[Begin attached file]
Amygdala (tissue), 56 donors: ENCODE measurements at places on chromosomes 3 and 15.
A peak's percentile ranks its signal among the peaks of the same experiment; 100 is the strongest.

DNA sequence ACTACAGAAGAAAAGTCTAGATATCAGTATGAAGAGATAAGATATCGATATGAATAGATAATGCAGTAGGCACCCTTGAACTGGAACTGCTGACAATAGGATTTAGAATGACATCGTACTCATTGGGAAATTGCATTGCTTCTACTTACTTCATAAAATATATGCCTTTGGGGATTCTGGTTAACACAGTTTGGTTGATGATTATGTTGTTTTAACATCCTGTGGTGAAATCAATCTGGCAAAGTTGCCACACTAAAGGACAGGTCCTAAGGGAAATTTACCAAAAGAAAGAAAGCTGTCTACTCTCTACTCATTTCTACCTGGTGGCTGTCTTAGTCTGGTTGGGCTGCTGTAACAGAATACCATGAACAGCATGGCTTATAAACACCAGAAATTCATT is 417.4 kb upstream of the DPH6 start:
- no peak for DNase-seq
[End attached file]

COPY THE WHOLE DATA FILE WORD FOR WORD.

Amygdala (tissue), 56 donors: ENCODE measurements at places on chromosomes 3 and 15.
A peak's percentile ranks its signal among the peaks of the same experiment; 100 is the strongest.

DNA sequence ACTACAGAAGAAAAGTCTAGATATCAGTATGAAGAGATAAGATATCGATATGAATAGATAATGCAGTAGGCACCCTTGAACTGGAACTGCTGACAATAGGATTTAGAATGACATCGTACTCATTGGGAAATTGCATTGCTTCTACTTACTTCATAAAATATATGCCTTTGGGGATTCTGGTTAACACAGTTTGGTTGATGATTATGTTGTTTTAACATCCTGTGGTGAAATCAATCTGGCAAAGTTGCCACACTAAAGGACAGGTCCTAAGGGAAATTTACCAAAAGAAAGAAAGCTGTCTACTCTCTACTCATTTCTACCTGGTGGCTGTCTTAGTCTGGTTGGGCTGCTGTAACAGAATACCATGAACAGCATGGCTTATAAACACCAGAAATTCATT is 417.4 kb upstream of the DPH6 start:
- no peak for DNase-seq